The question of whether marijuana is addictive can be evocative, and there are so many conflicting messages about the addictive potential of marijuana that it can be hard for people who are concerned about a loved one’s marijuana use to find more objective and less emotional information on marijuana and treatment for marijuana addiction.
As a therapist who treats people with addictions and family members of loved ones with addictions, I am often faced with the issue of whether marijuana can be a problematic drug. For me, the answer is simple: if substance use is causing problems then it’s a problem!
- Does marijuana use lead to difficulties in relationships, work, school, and recreational activities?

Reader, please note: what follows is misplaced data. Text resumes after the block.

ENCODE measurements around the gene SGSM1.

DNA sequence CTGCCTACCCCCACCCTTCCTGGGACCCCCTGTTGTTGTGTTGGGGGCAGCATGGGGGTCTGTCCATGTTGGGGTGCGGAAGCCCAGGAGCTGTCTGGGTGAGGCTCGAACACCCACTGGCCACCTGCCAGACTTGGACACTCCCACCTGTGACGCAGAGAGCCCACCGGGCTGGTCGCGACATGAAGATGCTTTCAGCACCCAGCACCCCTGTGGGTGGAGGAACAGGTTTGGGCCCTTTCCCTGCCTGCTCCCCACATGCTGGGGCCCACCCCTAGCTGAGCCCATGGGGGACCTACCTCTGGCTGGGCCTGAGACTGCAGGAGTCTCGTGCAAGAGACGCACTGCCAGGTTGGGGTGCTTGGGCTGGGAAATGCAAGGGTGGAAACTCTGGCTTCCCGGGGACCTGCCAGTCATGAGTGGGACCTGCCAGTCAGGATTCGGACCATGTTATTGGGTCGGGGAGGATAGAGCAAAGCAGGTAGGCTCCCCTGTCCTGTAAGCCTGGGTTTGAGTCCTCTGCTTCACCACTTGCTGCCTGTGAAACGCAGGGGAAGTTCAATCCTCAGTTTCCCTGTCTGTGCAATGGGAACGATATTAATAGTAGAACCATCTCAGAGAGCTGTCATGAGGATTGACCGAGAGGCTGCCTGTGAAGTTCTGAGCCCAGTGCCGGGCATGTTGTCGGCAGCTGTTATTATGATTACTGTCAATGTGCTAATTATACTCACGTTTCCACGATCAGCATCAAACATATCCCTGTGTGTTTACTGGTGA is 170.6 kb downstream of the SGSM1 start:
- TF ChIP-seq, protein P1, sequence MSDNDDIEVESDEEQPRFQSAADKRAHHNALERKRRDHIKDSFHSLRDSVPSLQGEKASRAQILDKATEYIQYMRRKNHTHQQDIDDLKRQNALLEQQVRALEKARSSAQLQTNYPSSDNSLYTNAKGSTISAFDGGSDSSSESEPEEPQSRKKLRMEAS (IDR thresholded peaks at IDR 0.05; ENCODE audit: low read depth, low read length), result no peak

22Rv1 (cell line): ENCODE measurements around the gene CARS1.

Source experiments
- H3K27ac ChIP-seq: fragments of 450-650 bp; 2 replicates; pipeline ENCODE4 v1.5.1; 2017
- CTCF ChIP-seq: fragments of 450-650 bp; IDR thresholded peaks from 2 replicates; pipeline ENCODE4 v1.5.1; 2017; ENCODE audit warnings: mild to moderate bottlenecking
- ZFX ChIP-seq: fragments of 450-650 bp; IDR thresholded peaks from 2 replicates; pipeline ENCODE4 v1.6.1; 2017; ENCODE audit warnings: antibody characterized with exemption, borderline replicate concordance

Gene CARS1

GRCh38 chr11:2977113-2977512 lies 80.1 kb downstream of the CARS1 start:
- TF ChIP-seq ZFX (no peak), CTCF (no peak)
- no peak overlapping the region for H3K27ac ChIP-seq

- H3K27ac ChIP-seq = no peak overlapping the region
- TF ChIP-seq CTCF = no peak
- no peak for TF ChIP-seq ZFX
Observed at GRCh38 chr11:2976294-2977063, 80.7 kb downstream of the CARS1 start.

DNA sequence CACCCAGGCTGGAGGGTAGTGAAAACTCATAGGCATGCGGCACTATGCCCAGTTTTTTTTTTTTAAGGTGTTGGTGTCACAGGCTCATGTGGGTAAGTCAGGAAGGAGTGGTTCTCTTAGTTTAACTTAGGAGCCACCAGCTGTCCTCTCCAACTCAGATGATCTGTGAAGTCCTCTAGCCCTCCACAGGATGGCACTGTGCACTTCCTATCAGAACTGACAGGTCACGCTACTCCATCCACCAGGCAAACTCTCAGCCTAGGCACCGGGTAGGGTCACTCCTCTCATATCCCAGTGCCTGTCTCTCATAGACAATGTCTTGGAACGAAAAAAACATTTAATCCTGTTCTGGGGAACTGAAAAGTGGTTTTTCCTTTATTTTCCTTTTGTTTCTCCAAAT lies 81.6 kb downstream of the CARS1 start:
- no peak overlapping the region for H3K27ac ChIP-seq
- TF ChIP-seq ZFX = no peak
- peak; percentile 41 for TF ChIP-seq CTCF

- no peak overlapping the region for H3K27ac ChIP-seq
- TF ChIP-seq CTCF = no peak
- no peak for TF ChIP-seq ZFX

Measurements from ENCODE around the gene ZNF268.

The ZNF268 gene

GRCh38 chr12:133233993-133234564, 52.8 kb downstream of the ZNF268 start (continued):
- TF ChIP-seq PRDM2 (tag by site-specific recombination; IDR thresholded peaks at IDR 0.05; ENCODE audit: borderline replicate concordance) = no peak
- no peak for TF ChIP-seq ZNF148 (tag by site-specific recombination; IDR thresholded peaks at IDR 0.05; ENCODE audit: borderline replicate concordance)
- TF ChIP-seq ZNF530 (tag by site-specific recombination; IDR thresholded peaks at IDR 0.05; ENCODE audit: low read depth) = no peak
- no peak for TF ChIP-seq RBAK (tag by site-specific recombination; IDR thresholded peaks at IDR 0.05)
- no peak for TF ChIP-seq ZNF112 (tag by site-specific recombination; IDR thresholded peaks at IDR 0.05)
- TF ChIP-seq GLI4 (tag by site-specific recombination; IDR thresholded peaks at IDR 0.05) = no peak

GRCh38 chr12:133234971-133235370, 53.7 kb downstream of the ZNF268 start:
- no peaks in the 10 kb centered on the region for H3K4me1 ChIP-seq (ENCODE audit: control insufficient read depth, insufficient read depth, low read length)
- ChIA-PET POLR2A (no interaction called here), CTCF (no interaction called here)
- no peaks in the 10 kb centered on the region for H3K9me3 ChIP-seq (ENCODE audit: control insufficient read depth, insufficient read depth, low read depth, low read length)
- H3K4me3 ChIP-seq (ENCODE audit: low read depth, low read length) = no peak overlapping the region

- Is the person concerned about his/her use?
- Has the person’s world become more and more centered on marijuana use?
If the answer is yes to any of these questions, then marijuana use is likely a problem.
Once you’ve decided that marijuana use is a problem (or even if you are leaning towards the idea that marijuana use is a problem), the next step is seeking resources to treat the problem. This blog post at the addiction blog presents some thoughtful and useful advice about seeking treatment for problematic marijuana use. I highly recommend reading it if you are concerned about you or your loved one’s use of marijuana. Even if you or your addicted loved one has another substance use problem (alcohol, opiates, etc.), I think the blog provides some helpful questions and issues to consider if you are seeking substance use treatment.